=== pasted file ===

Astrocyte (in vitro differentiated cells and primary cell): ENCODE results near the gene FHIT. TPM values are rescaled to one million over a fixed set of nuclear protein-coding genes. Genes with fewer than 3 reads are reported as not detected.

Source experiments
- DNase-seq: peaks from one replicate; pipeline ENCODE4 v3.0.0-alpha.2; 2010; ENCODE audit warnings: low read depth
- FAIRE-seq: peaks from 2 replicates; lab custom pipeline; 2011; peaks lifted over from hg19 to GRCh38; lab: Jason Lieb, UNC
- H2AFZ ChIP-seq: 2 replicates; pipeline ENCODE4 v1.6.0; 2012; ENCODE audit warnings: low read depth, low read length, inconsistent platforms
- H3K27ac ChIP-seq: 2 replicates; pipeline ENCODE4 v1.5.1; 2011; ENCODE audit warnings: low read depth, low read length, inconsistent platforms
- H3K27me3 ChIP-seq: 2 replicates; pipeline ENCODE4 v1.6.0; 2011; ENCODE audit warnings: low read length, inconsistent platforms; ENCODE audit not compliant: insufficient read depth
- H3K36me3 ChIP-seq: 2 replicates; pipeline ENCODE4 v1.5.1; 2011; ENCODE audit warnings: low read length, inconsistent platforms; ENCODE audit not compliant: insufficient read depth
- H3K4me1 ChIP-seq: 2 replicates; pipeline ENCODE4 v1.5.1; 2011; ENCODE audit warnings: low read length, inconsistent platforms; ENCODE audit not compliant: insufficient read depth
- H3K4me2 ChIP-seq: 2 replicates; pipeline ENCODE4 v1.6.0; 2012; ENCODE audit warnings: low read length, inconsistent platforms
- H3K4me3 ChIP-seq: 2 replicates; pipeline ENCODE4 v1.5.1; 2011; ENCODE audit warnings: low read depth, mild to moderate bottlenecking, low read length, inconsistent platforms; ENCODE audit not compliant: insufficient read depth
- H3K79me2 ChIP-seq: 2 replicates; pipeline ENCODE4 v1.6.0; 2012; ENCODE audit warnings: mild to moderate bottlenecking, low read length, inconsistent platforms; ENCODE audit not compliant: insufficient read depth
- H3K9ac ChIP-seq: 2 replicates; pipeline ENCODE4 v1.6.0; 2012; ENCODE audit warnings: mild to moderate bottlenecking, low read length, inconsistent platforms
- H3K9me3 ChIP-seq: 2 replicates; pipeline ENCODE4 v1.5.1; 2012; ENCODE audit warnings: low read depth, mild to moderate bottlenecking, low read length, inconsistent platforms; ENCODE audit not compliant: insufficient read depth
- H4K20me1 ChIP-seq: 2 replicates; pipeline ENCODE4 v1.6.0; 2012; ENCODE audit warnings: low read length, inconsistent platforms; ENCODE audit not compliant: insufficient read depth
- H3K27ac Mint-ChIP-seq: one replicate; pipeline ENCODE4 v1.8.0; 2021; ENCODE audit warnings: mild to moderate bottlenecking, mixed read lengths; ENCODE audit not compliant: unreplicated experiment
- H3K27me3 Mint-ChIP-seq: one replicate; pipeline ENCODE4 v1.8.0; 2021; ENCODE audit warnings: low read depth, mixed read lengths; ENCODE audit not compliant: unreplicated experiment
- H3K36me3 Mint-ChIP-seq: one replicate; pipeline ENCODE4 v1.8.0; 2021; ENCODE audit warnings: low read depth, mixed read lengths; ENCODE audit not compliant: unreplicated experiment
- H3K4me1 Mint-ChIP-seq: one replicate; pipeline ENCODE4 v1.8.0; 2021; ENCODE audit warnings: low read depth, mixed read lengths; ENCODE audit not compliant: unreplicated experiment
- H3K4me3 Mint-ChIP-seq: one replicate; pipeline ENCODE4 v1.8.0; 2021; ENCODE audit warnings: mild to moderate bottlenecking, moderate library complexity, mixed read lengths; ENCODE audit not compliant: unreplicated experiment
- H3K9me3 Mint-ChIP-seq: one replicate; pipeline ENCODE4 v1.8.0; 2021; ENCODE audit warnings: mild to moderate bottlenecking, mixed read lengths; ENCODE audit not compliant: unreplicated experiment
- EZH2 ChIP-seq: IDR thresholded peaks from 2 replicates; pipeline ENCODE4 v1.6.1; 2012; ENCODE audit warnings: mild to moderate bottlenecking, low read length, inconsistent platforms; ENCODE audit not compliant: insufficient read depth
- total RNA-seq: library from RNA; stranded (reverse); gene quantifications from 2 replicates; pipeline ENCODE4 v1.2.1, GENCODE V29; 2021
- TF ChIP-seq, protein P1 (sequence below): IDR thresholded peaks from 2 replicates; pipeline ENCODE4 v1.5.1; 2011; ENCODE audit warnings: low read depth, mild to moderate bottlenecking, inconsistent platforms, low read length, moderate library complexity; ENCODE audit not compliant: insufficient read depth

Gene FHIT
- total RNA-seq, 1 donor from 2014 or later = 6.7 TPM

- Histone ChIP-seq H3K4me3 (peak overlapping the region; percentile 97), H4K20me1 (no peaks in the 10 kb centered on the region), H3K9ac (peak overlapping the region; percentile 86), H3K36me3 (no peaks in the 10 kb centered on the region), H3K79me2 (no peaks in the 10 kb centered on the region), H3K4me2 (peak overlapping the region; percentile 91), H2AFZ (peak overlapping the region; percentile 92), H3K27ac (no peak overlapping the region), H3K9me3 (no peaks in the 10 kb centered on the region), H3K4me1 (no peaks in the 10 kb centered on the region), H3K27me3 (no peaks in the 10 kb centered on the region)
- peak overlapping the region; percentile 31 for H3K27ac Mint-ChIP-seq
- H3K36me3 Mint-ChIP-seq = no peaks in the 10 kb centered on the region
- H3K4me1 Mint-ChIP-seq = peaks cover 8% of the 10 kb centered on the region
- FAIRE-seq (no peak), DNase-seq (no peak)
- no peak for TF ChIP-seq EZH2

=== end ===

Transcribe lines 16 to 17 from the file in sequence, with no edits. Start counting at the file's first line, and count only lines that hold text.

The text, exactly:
- H3K27ac Mint-ChIP-seq: one replicate; pipeline ENCODE4 v1.8.0; 2021; ENCODE audit warnings: mild to moderate bottlenecking, mixed read lengths; ENCODE audit not compliant: unreplicated experiment
- H3K27me3 Mint-ChIP-seq: one replicate; pipeline ENCODE4 v1.8.0; 2021; ENCODE audit warnings: low read depth, mixed read lengths; ENCODE audit not compliant: unreplicated experiment